A staunch ally of Russian President Vladimir Putin has threatened to send the families of war opponents to the front lines in Ukraine amid reports that college students are being dragged out of classrooms and older reservists with severe disabilities are also being called up.
Chechen leader Ramzan Kadyrov warned there could be consequences for protesters, including dozens of women in Grozny, Chechnya, who took to the streets over Putin’s order to mobilize 300,000 reservists.
“Some people write that it is necessary to act against partial mobilization. Under these conditions, nobody should discuss the decision (of Putin), but must abide by it, so I urge everyone not to engage in nonsense,” Kadyrov said in a video on Telegram, Newsweek reported on Friday.
“And those who go out (to protest) are enemies of the people,” he continued.
Kadyrov said three of the women have sons who are currently fighting in Ukraine, and he suggested their other male family members “should also be in the area where Russia is conducting the special operation.”
The women – who were all arrested, according to local reports – made up just some of the roughly 1,300 protesters arrested in dozens of cities across Russia since partial conscription was announced on Wednesday.
Kremlin officials have said only reservists with relevant combat and service experience will be called to arms and that partial mobilization would not apply to full-time students.
However, reports are now circulating in Russian media that students have been removed from lecture halls at Buryat State University in Ulan-Ude, the capital of the poor Siberian Republic of Buryatia.
An unnamed student at the school told local news outlet The Village that 10 to 15 National Guardsmen and MPs appeared on campus on Thursday to “take students straight out of class,” independent newspaper Mediazona reported.
The outlet released a video, which could not be independently verified, allegedly showing officers arriving at the university to round up young men.
In Buryatia, a mostly rural region around the southern shore of Lake Baikal, the mobilization has resulted in some men being drafted regardless of their age, military history or medical history, according to interviews with residents, rights activists and even testimony from local officials.
Buryat rights activists suspect the burden of mobilization – and of the war itself – is on poor ethnic minority regions to avoid sparking widespread anger in the capital Moscow.
Such was the outcry over mobilization in Buryatia, however, that Governor Alexei Tsydanov issued a statement on Friday clarifying that those who had not served in the army or who had medical exemptions would not be mobilized, although he admitted that some notices had been convened given to such men.
In the event of errors, one should “simply inform the representatives of the military service at the collection point by submitting documents”.
“There is nothing biased about the mobilization in Buryatia,” said Alexandra Garmazhapova, president of the Free Buryatia Foundation, an organization that provides legal assistance to the mobilized. “They take everyone”
Her foundation collected hundreds of calls for help from residents whose loved ones had received mobilization papers. Many of them are in their 40s and have health issues that should keep them out of service, she said.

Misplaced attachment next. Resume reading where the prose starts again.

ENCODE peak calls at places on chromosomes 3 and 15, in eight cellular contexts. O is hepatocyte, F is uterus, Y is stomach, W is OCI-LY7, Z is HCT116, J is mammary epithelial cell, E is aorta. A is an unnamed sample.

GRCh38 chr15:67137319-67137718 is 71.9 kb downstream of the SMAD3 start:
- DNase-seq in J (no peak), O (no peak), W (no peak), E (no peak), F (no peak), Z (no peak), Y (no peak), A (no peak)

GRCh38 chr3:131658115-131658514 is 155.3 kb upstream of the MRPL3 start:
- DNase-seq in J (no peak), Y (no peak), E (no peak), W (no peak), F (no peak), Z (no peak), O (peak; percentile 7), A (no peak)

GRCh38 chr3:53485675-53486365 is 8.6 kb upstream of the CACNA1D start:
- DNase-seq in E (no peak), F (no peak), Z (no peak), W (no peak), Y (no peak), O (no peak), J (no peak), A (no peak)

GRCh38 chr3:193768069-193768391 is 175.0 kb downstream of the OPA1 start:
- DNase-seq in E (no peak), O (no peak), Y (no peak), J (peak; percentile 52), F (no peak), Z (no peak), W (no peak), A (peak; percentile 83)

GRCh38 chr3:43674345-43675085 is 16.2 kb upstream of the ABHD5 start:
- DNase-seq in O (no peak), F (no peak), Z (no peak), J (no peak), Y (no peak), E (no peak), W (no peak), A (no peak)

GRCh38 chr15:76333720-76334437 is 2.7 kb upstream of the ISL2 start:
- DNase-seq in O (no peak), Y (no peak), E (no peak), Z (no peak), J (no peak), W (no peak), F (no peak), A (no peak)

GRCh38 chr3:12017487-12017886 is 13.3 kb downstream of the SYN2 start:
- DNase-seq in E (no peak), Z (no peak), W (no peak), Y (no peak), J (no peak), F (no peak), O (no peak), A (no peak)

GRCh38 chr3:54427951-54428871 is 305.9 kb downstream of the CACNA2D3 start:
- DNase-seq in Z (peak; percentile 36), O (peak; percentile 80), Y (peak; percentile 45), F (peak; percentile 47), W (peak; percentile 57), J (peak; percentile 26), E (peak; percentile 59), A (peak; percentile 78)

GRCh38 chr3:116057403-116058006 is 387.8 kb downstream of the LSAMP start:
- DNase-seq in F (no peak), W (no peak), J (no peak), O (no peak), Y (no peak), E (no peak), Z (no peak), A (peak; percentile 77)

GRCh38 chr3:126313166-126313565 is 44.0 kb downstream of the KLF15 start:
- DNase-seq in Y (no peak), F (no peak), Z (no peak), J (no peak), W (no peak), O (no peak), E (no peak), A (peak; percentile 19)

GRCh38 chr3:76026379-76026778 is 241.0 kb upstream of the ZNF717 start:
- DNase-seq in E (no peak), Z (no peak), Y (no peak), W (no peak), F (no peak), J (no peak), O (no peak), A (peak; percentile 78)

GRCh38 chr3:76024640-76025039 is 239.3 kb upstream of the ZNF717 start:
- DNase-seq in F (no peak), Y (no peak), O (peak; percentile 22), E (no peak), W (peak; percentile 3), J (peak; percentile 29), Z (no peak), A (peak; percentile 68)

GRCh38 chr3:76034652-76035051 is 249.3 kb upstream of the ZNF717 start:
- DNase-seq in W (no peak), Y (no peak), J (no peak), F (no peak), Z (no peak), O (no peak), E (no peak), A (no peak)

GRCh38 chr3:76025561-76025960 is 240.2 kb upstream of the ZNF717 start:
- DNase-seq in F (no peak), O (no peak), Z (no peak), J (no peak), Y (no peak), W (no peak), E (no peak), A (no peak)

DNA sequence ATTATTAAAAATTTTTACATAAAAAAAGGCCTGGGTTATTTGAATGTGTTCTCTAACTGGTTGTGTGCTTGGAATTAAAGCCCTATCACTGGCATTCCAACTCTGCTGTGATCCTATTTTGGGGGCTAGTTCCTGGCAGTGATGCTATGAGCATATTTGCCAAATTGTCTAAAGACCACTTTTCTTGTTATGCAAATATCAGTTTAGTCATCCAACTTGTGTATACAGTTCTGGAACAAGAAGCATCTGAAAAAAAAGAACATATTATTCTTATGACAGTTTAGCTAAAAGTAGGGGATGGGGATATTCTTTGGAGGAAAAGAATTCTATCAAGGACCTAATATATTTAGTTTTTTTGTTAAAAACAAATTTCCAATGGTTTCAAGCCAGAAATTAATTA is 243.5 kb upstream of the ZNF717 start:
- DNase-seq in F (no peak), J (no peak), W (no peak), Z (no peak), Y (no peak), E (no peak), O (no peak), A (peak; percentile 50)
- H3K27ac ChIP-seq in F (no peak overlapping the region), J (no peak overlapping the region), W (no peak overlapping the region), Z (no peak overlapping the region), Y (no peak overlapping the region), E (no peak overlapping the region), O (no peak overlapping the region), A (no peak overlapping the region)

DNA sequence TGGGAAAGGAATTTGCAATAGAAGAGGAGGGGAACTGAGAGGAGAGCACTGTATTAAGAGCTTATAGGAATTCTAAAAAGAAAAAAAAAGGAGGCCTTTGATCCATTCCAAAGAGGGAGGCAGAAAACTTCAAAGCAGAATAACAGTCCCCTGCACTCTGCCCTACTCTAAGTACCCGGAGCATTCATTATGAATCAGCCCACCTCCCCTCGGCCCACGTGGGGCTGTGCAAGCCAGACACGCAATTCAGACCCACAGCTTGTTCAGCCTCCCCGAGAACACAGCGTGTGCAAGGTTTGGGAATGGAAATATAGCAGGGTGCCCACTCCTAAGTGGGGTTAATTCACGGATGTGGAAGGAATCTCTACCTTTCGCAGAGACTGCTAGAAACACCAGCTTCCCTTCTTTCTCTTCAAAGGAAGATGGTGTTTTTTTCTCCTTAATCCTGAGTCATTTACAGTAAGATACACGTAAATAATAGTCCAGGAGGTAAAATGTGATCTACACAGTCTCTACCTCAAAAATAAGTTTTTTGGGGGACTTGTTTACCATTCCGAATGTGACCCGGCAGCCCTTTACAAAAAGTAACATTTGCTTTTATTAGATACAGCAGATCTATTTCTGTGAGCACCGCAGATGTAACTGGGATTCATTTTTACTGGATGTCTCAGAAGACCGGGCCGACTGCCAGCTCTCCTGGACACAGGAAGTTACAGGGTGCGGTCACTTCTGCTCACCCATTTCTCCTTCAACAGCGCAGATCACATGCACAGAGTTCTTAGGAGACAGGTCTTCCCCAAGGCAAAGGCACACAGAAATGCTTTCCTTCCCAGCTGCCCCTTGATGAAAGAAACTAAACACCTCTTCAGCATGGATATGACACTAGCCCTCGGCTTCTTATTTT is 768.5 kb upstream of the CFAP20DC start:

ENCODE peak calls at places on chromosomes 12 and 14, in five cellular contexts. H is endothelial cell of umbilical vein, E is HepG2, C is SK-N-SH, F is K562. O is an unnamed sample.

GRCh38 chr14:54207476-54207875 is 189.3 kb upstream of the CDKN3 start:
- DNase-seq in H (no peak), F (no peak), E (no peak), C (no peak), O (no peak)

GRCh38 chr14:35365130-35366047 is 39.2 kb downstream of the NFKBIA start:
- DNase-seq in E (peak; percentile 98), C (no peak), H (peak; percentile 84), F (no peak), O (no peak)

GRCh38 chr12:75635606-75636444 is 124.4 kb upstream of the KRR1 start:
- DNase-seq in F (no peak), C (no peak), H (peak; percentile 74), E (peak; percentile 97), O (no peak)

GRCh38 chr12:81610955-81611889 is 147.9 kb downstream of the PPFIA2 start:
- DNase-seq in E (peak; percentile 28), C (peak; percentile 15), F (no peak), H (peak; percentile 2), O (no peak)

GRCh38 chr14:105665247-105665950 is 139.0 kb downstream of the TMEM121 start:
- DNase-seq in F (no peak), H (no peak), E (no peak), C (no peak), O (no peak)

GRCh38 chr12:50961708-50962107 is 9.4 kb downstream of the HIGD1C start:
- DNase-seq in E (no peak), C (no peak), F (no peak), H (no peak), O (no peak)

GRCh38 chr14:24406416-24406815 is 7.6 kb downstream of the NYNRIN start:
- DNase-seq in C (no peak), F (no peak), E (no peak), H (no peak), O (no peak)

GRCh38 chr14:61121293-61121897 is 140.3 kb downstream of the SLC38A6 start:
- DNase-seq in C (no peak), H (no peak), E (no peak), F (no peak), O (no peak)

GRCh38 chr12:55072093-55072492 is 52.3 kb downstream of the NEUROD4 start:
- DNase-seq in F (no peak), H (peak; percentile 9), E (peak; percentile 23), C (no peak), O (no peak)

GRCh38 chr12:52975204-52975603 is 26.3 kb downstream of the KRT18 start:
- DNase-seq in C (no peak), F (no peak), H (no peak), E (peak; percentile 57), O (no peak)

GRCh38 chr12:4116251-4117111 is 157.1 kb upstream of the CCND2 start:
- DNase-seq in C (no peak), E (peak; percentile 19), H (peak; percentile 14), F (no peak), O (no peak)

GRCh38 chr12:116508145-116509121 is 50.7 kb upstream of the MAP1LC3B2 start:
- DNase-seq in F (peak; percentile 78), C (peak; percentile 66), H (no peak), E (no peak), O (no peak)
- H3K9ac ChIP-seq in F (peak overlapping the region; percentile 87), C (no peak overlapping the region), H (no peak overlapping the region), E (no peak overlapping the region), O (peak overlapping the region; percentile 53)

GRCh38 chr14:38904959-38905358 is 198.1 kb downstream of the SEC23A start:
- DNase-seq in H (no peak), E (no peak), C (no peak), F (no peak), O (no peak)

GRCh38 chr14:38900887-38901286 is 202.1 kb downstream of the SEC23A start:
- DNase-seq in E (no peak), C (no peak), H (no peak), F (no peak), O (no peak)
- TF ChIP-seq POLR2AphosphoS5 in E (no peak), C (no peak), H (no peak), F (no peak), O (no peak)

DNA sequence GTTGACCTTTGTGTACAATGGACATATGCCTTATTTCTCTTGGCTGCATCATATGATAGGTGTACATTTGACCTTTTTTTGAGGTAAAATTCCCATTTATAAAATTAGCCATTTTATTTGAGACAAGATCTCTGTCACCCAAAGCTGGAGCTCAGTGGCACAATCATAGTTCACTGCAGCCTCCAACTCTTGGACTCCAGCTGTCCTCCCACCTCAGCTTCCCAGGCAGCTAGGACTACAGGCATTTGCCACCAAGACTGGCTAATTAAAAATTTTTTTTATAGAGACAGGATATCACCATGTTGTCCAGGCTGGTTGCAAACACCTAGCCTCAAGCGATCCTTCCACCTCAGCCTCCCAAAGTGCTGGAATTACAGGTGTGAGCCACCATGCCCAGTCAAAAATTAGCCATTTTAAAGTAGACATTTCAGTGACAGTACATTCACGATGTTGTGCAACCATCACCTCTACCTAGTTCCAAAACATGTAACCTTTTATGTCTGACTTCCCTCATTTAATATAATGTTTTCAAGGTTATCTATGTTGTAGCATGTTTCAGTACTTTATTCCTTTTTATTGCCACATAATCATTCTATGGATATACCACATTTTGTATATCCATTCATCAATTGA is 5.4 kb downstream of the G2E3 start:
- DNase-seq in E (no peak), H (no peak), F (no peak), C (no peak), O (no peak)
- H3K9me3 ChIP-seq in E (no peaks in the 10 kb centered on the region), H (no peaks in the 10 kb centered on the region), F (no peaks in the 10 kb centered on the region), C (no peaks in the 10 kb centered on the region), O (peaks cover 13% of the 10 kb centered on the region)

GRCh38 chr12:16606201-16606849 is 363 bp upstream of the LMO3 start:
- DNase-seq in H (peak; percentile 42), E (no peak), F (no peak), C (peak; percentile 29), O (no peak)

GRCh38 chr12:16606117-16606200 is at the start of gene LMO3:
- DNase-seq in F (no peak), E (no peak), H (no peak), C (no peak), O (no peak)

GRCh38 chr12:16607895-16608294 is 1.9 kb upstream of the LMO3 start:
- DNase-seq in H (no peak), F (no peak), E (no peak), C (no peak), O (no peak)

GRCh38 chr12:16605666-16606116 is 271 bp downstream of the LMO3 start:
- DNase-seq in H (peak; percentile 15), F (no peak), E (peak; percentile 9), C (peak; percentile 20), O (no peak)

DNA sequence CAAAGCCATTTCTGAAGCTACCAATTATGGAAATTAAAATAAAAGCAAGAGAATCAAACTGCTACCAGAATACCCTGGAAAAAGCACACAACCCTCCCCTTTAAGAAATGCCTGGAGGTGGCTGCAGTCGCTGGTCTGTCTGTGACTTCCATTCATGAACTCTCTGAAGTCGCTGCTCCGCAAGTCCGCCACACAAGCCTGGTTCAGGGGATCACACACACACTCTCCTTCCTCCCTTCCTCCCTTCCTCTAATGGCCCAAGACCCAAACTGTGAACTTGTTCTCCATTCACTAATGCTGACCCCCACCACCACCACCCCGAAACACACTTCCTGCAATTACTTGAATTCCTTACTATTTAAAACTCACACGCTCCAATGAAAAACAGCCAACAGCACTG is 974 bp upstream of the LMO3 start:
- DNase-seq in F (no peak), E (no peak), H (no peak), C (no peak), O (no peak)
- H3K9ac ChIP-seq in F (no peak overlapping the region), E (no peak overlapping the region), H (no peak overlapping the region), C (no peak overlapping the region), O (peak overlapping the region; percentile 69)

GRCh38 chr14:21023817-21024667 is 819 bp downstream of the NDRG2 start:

Between 4,000 and 5,000 residents of the region were drafted into the first night of conscription, Garmazhapova estimated. She said that in many cases, officers distributed subpoenas during the night.
Aryuna, a 19-year-old student in Ulan-Ude who asked that her surname be withheld, showed Reuters a photo of draft papers handed to her father, a 45-year-old journalist who had never served in the army, on Thursday were because of his short-sightedness.
Similar cases have been reported elsewhere in Russia since the partial draft was announced.
Aleksandr Ermolaev, a 63-year-old lieutenant colonel in the reserve who has diabetes and cerebral ischemia – a brain injury resulting from impaired blood flow to the brain – told Russia’s V1.ru news agency that he got his paper drafts in the field Volgograd on Wednesday evening and was ordered to report to a draftee collection point seven hours later.
According to Ermolaev, who served in the military for 35 years before retiring, doctors found him fit to fight after a medical exam, after concluding that his ailments would not affect his ability to fight.
“I told them that I’ve gotten older, that they even said on TV that people over 55 don’t get drafted,” Ermolaev said. “Under threats of criminal charges, they forced me into a uniform and, contrary to all statements by the Secretary of Defense, forced me to go to the Prudboy training ground where I am currently staying.
“Now I’m waiting to be shipped to I don’t know where.”
According to the Russian Defense Ministry, senior officers up to the age of 55, as well as those with brain injuries and diabetes, are exempt from duty.
News of the draft prompted military-age Russian men to flee to neighboring countries including Mongolia, Kazakhstan, Finland and Georgia, where videos showed traffic jams at border crossings.
Flights from Russia were sold out for the next few days, although one-way airline tickets started from $5,000 apiece.
With post wires
https://nypost.com/2022/09/23/putins-crony-threatens-to-send-protesters-relatives-t-o-war-amid-draft-chaos/ Putin’s cronies are threatening to send the demonstrators’ relatives to war